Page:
Healing- primary intention

The aim of stitches after a surgery is to allow the wound to heal by primary or first intention. I promise that was written in English. Keep reading for the explanation of what this means. We have not been having too much fun here at Primal Paws. We have two very excitable, high drive Kelpies who are on strict rest after their recent desexing procedure. We chose to primarily limit them to a small 3.5x3.5meter room with short toilet breaks, and to crate them when we can't supervise them. This was to balance allowing them to move and weight bear naturally to limit de-conditioning due to confinement while minimising the pressures placed on the wound site. This balancing act is important to facilitate quick and strong healing of the abdominal wound and limit the risk of complications.

So why is keeping them quiet so important?

All wounds go through an initial stage of inflammation regardless of how they occur, through a surgical cut, bite or scratch. What happens after this determines how quickly the area will heal. This stage will continue until all contaminants are removed. As you can imagine a surgical cut will have the shortest and smallest inflammatory reaction. Inflammation is not the enemy, however if it is excessive, or lasts for a prolonged period of time it can lead to a chronic, slow or non-healing wound.

The stitches placed in the different layers of the abdomen are designed to bring each layer into close contact with its matching counterpart on the other side. This allows the tissues to connect without the need to fill in the gaps which logically takes much longer. For the first three days the stitches provide all the strength holding the wound together.

Epithelial cells that cover the surface of the skin can begin migrating to form a weak connection across the wound. They can travel 0.4-1mm/day which is why sutures holding the cut surface in close contact with like tissues is so much faster than an open wound.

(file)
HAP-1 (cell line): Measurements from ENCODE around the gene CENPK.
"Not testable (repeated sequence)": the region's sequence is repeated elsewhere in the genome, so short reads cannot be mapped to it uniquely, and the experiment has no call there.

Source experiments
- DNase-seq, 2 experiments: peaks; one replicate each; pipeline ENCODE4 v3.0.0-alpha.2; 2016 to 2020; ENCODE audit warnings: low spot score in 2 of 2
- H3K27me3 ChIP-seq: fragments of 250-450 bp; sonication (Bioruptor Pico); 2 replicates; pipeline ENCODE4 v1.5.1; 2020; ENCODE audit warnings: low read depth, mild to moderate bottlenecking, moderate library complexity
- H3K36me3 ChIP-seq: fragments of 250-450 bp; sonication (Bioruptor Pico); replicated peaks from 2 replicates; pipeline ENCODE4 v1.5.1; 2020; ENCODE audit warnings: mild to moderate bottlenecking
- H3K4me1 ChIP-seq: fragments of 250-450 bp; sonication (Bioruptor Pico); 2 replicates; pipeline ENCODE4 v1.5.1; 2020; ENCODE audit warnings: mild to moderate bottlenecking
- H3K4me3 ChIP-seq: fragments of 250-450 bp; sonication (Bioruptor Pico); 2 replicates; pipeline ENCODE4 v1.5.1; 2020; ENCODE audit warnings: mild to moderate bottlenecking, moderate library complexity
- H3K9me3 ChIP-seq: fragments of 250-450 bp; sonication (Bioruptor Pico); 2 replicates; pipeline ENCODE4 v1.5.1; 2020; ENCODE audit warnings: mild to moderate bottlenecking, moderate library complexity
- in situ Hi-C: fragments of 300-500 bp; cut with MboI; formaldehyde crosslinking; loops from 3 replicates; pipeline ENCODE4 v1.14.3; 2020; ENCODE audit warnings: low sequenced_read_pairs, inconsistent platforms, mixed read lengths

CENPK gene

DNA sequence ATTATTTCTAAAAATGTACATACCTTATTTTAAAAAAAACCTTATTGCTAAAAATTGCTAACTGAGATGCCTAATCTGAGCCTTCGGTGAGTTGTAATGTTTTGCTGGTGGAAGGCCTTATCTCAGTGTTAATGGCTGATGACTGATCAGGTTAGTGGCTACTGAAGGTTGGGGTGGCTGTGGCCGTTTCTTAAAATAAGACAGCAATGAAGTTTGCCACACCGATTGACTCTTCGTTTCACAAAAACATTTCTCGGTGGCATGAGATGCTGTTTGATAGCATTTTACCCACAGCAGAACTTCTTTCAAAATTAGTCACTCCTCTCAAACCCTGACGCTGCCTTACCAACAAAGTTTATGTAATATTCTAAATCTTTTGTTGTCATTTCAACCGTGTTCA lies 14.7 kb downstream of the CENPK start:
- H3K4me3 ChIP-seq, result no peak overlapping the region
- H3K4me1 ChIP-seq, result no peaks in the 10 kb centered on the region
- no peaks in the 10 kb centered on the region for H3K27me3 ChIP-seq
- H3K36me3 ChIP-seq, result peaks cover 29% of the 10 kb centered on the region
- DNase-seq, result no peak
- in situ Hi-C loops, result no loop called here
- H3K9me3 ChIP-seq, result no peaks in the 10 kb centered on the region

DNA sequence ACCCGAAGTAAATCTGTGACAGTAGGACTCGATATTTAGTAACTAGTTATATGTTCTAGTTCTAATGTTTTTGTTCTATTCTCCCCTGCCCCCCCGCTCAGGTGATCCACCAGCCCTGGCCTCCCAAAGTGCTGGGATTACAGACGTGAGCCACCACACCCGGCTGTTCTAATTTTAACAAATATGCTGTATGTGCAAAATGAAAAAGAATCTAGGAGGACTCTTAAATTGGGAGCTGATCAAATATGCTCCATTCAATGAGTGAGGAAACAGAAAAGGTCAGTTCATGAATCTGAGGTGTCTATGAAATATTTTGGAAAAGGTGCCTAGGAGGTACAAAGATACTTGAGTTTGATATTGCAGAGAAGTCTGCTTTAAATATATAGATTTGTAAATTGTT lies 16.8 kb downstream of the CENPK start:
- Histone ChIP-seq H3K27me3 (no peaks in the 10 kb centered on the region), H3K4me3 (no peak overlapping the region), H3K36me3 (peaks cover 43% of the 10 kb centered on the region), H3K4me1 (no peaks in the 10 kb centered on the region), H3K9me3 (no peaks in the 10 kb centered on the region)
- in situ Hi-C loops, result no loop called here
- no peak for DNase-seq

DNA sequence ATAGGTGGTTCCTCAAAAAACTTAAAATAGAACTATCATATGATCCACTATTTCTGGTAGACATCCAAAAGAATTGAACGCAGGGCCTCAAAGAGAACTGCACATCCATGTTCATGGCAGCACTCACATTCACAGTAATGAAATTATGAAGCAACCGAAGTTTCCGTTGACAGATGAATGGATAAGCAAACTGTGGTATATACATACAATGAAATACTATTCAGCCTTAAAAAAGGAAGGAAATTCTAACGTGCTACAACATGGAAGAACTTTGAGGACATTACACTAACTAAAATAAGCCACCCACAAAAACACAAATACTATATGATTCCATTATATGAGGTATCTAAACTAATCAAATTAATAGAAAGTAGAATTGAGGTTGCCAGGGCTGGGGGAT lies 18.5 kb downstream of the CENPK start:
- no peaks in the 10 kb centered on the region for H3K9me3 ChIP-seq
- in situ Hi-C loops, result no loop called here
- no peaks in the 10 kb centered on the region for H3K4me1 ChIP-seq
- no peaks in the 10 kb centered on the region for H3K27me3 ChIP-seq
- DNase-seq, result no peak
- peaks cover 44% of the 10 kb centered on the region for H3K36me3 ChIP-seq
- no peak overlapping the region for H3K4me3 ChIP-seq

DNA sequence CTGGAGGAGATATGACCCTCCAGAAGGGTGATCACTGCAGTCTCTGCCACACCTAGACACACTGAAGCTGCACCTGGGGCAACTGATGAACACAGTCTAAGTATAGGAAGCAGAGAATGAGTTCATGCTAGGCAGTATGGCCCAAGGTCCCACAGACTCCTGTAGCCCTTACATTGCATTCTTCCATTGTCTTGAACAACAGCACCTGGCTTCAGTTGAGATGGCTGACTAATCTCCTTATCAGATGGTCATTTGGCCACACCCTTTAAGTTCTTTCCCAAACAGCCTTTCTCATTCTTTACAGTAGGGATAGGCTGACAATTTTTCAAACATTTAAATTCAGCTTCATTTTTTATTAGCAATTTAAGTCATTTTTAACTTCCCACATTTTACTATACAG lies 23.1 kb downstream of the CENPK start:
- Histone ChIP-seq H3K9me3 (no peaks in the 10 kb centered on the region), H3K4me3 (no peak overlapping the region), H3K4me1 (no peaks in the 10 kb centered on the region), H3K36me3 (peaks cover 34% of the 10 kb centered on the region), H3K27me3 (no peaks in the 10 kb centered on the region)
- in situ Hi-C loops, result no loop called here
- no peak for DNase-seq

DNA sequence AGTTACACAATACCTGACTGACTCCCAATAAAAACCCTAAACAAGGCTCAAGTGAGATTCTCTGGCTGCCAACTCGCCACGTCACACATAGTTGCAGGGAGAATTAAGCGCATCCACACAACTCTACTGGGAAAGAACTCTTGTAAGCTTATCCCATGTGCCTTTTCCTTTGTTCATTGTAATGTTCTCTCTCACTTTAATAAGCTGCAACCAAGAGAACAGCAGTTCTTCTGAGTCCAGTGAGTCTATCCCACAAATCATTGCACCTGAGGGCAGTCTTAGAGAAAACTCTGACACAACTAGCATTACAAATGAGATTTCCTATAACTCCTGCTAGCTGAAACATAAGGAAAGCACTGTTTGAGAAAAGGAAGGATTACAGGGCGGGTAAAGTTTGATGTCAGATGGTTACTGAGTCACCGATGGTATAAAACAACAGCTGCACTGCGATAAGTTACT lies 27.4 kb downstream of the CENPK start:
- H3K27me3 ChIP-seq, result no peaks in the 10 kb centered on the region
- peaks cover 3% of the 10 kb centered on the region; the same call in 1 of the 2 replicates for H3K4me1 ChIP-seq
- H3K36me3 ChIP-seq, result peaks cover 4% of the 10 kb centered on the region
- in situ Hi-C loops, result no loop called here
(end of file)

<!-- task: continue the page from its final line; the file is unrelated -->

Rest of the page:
Cells will be moving into the area, laying down a base for skin cells to cover the wound area. Concurrently, new blood supply will be established to provide nourishment to the area. The collagen fibres that these cells produce provide the area with the first significant strength holding structure to bridge the gap by the body. The fibres are not organised and not as strong as the fibres that are typically found in normal skin. This area is still prone to damage if significant forces are placed on the area, which could return the wound to a primarily inflammatory state, delaying healing.

This disorganised matrix of fibres continues to be created for the next 2-4 weeks. It is between the first and second week there is the greatest increase in strength from 0 up to 20% of the original tissue strength. It takes a further 4-6 weeks before it reaches 50% of the tissue strength it had prior to surgery.

Finally the body can focus on replacing this disorganised matrix to a more regular, organised matrix of fibres which can take up to a year to reach a maximum final strength of 80% of the original skin.

In a nutshell we need to keep animals quiet after surgery to allow the least amount of disruption to the wound site to allow the body to get on with its job. Constant explosive movements disrupt the disorganised matrix and the epithelial cells, slowing down the process.

In Jem's case she had a cyst removed from her neck. The high degree of movement on the neck slowed the healing process as the disorganised matrix kept being disturbed.  Unfortunately a few good (sneaky) scratches opened up her wound within minutes of taking out the stitches. We decided to let it heal by second intention - which of course will be another blog for another day!

Dr Jaime Jackson